We’ve focussed on the more modern sound for this tour — but there’s a special reason for that, as you will see in 2015!
Ahead of their Bristol show in a few days, our Benedict Edwards had a chat with Danny Cavanagh from the prog-metalling Anathema.
A nice simple one to begin – just how excited are you about your September tour?
We think this will be a special tour for us as the band has settled into a new way of playing and we have all these new songs! Also we have a good atmosphere between band, crew and support band, this is also important for generating positive feelings. Most importantly, we anticipate a good audience – and this is the main thing of course.
‘Distant Satellites’ displays much more of a minimalist approach than your previous work. Was this something you actively planned from the beginning, or something that evolved naturally?
Yes that was actually planned, after making the previous records with a lot of layers, this was a natural reaction to that. The album ‘Falling Deeper’ also had this minimalist approach, and I believe it helps to create a record that has clarity without becoming too dense — ultimately the message of the songs only needs a certain amount if musical support for that message to be heard.
It almost feels like listening to a 12” LP, turning it over halfway through and hearing a new sound from the second side. Is the electronica-heavy approach of the latter half an indication of your future direction?
It’s a sign that the door has been opened for that approach to music to really come through, but it will never dominate our music. More likely it will be an important part of the equation in much the same way that guitars and piano are already.
You’ve spoken previously about the talents of Christer-André Cederberg, and quite rightly so as he did a fantastic job of producing your last two records. Were you at all worried about handing the mixing duties to Steve Wilson when Christer fell ill?
I was only worried until I found out that Steven was available – and after that I wasn’t worried because I know how good Steve is at this kind of work. In fact, although the circumstances were unfortunate in terms of Christer’s illness, (he performed a miracle to finish the album on schedule) it was actually a great pleasure to work with Steven again.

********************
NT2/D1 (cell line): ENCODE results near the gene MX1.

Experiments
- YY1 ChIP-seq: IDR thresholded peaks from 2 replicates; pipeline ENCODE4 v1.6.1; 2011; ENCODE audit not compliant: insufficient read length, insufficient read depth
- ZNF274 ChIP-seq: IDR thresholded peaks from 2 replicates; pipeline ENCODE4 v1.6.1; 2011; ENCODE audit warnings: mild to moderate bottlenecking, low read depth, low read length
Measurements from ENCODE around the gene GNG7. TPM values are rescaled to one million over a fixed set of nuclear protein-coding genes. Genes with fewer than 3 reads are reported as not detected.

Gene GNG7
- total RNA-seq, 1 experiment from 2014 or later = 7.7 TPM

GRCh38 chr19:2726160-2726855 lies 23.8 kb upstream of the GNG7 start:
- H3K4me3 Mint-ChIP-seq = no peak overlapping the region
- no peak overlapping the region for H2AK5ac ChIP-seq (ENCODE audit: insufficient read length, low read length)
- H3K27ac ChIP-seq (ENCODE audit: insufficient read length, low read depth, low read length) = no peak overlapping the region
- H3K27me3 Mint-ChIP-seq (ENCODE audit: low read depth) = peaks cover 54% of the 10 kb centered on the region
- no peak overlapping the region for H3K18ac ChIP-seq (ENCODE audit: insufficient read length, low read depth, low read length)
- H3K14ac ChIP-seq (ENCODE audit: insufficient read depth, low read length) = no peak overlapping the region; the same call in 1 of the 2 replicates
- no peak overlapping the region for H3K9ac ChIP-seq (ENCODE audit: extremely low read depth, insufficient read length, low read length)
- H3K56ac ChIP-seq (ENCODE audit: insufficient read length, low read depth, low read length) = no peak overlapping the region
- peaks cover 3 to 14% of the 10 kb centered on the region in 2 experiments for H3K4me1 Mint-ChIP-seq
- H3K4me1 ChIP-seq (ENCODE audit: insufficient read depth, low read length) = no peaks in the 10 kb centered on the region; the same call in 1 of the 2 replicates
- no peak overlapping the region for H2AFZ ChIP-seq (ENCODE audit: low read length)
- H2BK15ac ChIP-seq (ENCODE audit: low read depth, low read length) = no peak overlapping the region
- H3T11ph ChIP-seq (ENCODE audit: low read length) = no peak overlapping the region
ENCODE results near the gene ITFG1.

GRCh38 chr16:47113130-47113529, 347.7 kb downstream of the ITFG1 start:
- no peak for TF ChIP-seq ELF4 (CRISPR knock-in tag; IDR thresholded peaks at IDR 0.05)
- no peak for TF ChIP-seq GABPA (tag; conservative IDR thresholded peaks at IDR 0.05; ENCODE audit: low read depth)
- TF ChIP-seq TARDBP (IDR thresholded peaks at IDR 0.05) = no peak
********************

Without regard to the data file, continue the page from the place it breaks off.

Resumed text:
Much has been made of The Lost Song, your three part attempt to recreate a song erased from your hard drive. How close do you think it is to the missing original?
I would say it’s an entirely new song now — created from that track that was lost — how close is it? Probably in the same kind of area as that lost song, in terms of the key and general feeling, but it’s become something entirely new now. I’m kind of glad that song was lost, I really don’t think the other three songs would have happened without that being the case.
You have a self-titled song on the new record. Do you feel it represents everything that you’re about as a band?
Not at all, it simply represents something personal and honest and full of feeling, which is often the case for us. Only that song could have had that title, but it’s not a statement about the band, it’s something deeper, kinder and less pretentious than that.
This isn’t your first time in Bristol of course, but this time around you’re set to play the quite unique Thekla. Is playing a gig in the bowels of a ship going to be a new experience for you?
We’ve done this before in Hungary and we’ve played a cruise, but I will enjoy Bristol – an interesting city for me, having loved some of the 99s music that came from the area. I like the city and will definitely take time out for a walk – look for me in Starbucks or another coffee house!
To me, your very early material feels worlds away from the music you make these days, almost like different band. Does it feel the same way to you?
If you have heard falling deeper, you’ll see that melodic sensibility has been there from the start and as such, really only the musical approach, production and vocals have drastically changed. Of course that’s a big deal, but the main thing is that the creative heart of the band is much as it was — with the exception of Darren White and Duncan Patterson, two very important people in our evolution.
Can you give us any teasing hints about your set list for the upcoming tour? With around 25 years’ worth of music to choose from, it’s near impossible for us to predict.
We’ve focussed on the more modern sound for this tour — but there’s a special reason for that, as you will see in 2015! It’s exciting to bring in these new sounds and textures into the gigs, we are really happy with the results in rehearsal – let’s see what happens on the road!
Thanks Danny — Anathema play Thekla on 27th September.
Check out ‘Anathema’ for starters: